Next, João showed us how he makes the bean pastries. The puff pastry is made by hand. The sugar point needs to be exact, the consistency of the eggs and beans mixture needs to be perfect. We tried some freshly-made pastries. They are heavenly; light and full of flavor.
João peaked into the oven and announced that the chicken pies were ready. He took the trays out and let them cool a bit. As soon as we tried them, their extraordinary taste took us back to our childhood.
We thanked João for preserving these wonderful recipes. He tells us he is planning for the future. His two sons work with him and they will carry on once he retires.
And this is how, in the last few days of spring, at the end of a road that seemed to lead nowhere, we found a culinary treasure.
Flor da Ponte is located at Travessa do Forno 13, 3510-799 Viseu, tel. 964 186 043.
Blessed are the times when we argue about trivialities, because they are happy times. On Christmas day, there is often a heated debate about which is the best Christmas dessert. The holiday table is crowded with sweet candidates, recipes that wait all year in the pages of timeworn cookbooks for a few moments of fame. Sugar, cinnamon and a little port wine transform humble ingredients like bread, eggs, and pumpkin into culinary feasts. There are rabanadas, a Portuguese version of French toast, “filhóses de abóbora,” fried pumpkin cakes, “coscorões,” fried dough shaped like angel wings, “sonhos,” crispy, airy spheres, and many more.
Why don’t we enjoy these desserts all year round? Because they only taste great when the table is full of friends and family members who gather to celebrate the holiday, enjoy each other’s company, and debate which is the best Christmas dessert.
One of the most popular desserts in Portugal is a golden sponge cake called Pão de Ló. Pão means bread and, according to culinary lore, Ló is the nickname of a cook famous for her version of this cake.
In the 16th century, the cake was known as Castile bread, after the name of the Spanish kingdom where the recipe originated. Castile bread keeps for a long time, so sailors used to carry it to enjoy during long sea voyages.
When the Portuguese navigators reached the port of Nagasaki in Japan, they took with them the recipe for Castile bread. It quickly became popular under the Japanese name Kasutera. The recipe was included in the first book about Japanese sweets, published in 1718 under the title “Secret Writings on Famous Japanese Confectionery New and Old.”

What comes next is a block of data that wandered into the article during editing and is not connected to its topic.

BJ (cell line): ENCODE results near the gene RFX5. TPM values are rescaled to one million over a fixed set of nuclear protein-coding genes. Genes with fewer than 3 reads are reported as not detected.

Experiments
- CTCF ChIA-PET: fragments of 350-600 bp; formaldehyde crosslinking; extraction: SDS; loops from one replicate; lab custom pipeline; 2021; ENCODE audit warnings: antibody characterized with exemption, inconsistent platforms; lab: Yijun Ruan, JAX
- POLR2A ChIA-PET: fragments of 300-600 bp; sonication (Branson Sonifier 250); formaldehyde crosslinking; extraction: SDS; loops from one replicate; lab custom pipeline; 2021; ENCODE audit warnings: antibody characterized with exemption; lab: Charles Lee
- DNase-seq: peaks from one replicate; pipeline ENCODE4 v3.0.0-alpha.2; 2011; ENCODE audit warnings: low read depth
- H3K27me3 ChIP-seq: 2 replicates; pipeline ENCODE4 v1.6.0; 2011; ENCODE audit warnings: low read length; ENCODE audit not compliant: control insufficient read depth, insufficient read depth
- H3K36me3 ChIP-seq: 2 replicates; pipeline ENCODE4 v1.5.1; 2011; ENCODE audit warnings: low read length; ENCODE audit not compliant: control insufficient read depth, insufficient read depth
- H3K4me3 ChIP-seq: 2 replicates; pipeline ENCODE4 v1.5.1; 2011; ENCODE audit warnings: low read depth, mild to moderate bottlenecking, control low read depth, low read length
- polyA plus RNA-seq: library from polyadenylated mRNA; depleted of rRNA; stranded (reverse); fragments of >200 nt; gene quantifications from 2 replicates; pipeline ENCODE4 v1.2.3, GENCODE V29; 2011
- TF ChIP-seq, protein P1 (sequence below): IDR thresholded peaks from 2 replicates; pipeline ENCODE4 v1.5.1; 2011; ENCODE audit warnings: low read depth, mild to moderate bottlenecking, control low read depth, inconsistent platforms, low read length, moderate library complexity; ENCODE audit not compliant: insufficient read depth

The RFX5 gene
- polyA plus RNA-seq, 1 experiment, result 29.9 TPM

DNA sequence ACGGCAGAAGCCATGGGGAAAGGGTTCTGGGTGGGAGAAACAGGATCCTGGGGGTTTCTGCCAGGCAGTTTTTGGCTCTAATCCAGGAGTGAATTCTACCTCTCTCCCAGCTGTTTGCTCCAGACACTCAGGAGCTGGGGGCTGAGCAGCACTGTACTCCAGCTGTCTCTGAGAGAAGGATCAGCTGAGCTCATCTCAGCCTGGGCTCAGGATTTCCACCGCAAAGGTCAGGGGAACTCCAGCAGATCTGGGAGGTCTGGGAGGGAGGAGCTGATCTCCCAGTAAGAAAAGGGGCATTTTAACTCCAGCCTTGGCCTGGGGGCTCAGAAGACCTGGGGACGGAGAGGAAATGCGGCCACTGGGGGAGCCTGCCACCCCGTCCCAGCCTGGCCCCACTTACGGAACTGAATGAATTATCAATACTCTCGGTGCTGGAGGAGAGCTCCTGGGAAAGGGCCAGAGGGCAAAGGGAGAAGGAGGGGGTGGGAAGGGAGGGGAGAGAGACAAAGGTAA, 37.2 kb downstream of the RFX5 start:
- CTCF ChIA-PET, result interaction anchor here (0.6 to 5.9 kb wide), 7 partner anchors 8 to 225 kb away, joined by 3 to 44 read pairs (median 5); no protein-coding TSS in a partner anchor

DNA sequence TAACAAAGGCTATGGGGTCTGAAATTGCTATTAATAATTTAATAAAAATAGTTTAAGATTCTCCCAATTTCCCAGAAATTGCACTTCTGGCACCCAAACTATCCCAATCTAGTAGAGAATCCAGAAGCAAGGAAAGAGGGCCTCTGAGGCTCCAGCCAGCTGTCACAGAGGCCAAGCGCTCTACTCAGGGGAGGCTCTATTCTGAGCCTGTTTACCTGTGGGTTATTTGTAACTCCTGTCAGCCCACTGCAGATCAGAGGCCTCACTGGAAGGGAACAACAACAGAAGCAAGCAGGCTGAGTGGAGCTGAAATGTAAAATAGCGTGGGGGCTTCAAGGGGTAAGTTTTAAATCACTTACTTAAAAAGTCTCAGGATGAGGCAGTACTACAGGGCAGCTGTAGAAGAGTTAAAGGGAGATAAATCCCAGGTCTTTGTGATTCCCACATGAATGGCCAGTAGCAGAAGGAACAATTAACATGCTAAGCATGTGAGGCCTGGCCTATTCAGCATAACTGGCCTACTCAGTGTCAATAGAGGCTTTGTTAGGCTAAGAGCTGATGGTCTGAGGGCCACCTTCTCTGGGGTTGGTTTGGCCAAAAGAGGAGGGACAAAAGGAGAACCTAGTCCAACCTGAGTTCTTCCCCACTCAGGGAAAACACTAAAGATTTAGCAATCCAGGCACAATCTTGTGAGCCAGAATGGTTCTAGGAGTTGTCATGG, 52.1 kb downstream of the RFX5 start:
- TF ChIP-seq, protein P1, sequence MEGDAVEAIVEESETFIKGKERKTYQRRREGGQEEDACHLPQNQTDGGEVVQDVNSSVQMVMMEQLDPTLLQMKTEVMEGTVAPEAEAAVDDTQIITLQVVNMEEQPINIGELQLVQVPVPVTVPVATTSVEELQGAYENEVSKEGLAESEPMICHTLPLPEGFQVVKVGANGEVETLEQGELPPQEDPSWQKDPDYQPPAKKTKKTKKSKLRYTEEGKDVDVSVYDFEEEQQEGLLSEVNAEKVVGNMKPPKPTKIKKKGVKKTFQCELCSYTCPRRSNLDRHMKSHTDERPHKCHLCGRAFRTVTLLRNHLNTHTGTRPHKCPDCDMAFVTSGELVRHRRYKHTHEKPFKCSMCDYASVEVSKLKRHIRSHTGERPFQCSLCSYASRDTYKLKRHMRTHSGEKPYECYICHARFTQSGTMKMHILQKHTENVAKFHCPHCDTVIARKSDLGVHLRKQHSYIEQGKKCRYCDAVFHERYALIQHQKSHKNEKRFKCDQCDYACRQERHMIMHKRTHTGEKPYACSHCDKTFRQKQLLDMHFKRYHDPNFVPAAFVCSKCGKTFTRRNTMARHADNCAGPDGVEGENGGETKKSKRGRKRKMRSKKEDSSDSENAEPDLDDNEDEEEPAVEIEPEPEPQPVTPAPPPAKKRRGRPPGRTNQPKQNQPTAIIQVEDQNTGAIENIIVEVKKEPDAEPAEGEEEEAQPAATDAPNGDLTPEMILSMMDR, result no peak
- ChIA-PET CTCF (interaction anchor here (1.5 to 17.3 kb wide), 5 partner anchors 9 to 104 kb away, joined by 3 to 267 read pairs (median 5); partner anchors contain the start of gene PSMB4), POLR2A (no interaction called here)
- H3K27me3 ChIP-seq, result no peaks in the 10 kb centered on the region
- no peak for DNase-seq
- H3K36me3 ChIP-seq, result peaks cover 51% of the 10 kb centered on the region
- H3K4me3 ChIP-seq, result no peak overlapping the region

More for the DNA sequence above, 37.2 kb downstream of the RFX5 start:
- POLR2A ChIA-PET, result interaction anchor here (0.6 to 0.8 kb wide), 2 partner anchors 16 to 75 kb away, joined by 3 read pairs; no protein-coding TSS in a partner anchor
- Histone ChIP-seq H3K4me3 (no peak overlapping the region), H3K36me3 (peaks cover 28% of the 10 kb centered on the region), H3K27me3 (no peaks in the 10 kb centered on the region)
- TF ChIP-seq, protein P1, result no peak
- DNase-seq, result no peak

Over time, the recipe evolved to adapt to Japanese tastes. Wouldn’t it be interesting to compare the Portuguese and Japanese versions of this ancient cake? Thanks to a small Lisbon store appropriately called Kasutera, we can make this comparison without traveling to Nagasaki.
Kasutera’s cakes are perfect rectangles that are beautifully wrapped. You can buy the original version as well as variants with chocolate, green tea and earl grey. They’re all delicious examples of a recipe that has traveled around the world, from Portugal to Japan and back.
Kasutera is located at Rua do Poço dos Negros, 51 in Lisbon, tel. 213-951-596, email firstname.lastname@example.org. Click here for Kasutera’s website.
The Vikings used to dry codfish to take on their sea voyages. The Basques improved upon this practice by salting the fish before drying it. But it was the Portuguese who recognized codfish’s culinary potential. Auguste Escoffier, the chef who helped codify French cuisine in the beginning of the 20th century, wrote that “We must recognize that the Portuguese were the first to introduce in our eating habits, this precious fish, universally known and appreciated.”
Today, on Christmas Eve, codfish is enjoyed all over Portugal. It is usually simply prepared. After being soaked for two or three days to remove most of the salt, the fish is boiled. It is accompanied by Portuguese cabbage and potatoes that are also boiled. Everything is generously dressed with olive oil and garlic that transform this simple meal into culinary joy.
One of the most original Portuguese recipes is a pudding created in the 19th century by the priest of Priscos, a small parish near Braga. He was called Manuel Rebelo but became known as the Abade de Priscos (Prisco’s abbot). His fame as a cook and gourmet earned him the invitation to prepare banquets for the royal family and the title of Honorary Chaplain of the Royal House.
The pudding combines egg yolks, sugar, cinnamon, lemon, port wine, and fresh bacon (yes, bacon!). The abbot liked to say that the pudding is easy to make but hard to make perfectly and that when well prepared, it has a unique taste. Paired with a glass of port wine, a slice of this pudding is a culinary delight.
Born in 1834, the abbot lived almost 100 years, dying in 1930. Could the abbot’s pudding be the secret of his longevity? We order it every time we see it on the menu to try to find out!